Studio Visit Book Vol. 1

ATHGames

Painting With Lipstick And Strengthening Beauties: Interview With Katherine Mason

Katherine Mason started her Lipstick Series in order to support women who have battled or are currently battling, breast cancer. When she asked women what the hardest part of their journeys with cancer had been, they had a shockingly similar answer: They didn’t feel beautiful anymore.

After finding out that a good friend was diagnosed with stage 4 breast cancer, Katherine had the opportunity to sit down with her and try to better understand the battle she was fighting. She told her that before chemotherapy treatments, she would apply lipstick because it was the only thing that made her feel strong and beautiful again. From then on, Katherine decided to create paintings entirely out of lipstick. Her series continues to grow thanks to the generosity of those who have donated lipstick in honour and in memory of their loved ones. Katherine’s privileged to be able to incorporate these people into her work, keeping their spirits alive!

Join us in the conversation with the artist, Katherine Mason where she shares her journey of painting with lipsticks after she felt deeply for her friend who was fighting cancer, how she paints with lipsticks giving so much vividness and depth, sharing some bits about the theme of her paintings and works with just donated lipsticks and also shares insights about her series ‘Body Collection‘.

katherine mason

1. Katherine aka Painted with lipstick, the name says it all. I read you support a noble cause and that is in fact how you started working entirely with lipsticks. Would you share the story behind it?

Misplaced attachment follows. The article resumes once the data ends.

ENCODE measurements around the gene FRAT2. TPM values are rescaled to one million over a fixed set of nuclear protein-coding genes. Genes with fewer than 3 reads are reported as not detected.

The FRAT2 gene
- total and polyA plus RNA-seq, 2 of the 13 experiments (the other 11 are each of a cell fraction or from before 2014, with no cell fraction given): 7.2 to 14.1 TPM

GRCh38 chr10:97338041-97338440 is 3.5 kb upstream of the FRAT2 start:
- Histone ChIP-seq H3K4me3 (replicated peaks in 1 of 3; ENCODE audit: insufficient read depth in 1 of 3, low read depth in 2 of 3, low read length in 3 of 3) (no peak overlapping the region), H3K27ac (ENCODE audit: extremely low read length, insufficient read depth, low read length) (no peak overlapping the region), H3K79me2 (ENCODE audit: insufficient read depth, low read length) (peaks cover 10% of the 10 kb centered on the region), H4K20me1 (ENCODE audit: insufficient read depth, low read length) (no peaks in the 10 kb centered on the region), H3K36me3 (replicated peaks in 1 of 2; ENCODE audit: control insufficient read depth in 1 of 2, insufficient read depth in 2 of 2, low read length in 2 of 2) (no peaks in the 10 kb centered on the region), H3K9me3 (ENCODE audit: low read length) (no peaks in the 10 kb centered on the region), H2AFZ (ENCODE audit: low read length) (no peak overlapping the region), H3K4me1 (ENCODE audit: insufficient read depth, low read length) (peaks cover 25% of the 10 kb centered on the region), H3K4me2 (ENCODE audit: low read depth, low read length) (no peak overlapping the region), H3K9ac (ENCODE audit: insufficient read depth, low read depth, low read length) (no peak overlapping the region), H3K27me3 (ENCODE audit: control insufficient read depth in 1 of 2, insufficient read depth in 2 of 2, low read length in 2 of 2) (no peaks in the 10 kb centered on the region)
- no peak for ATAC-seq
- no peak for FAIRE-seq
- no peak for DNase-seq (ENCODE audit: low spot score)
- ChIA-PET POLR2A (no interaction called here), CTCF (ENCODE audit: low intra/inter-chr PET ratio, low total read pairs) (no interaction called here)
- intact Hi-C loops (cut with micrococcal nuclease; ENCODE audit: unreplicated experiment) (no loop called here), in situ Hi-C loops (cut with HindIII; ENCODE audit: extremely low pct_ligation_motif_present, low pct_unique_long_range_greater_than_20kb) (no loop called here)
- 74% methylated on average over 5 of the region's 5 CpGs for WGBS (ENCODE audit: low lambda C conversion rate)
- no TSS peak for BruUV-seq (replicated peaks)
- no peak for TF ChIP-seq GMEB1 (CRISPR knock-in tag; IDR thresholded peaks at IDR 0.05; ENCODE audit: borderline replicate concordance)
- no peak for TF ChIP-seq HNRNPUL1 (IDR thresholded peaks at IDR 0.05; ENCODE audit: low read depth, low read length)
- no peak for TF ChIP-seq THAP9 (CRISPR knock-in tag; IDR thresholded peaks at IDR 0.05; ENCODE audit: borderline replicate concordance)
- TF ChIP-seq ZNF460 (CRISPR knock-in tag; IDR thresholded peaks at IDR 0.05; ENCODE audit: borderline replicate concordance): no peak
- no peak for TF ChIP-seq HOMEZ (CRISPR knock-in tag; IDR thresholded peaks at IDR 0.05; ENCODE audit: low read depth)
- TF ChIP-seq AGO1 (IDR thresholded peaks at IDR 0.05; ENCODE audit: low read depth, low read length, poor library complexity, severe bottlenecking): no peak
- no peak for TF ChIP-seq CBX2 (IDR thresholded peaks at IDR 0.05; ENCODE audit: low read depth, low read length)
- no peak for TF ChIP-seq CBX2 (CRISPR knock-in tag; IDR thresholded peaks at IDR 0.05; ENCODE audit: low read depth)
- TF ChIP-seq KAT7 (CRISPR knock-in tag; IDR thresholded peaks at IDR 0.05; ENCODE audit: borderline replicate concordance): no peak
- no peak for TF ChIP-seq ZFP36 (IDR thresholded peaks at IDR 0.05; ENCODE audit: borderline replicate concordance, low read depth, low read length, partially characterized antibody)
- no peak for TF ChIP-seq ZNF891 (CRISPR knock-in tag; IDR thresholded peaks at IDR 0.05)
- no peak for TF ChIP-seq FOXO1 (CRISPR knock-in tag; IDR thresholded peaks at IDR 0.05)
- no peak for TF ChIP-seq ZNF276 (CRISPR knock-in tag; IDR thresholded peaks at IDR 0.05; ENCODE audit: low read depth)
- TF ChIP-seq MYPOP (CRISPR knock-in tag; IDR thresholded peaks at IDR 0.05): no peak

Of course! I started my Lipstick Series back in 2014 after a family friend of ours was diagnosed with stage 4 breast cancer. At that time, I wanted to challenge myself with a new series and I felt God was leading me to focus on breast cancer as my subject matter. In order to come up with my overall theme for the series, I asked her what the hardest part about her recent breast cancer diagnosis had been and she had a shocking answer! She said, aside from losing your hair, there are so many physical side effects to chemo and radiation that people never talk about. Due to all of these changes to her body and her appearance, she no longer saw herself as feminine and beautiful. Her doctors mentioned how important it was to find something that made her feel positive so she started applying lipstick before all of her treatments. She said it was the one thing that made her feel beautiful, powerful and in control again. I loved the fact that something as small as a tube of lipstick could make such a positive difference during a difficult time. I took that thought and expanded on it, promising myself that I would find a way to create an entire series of work completely out of donated lipstick to raise money for the breast cancer community. It’s been a long and difficult road of experimentation and study but it has been the most fulfilling work I’ve done thus far.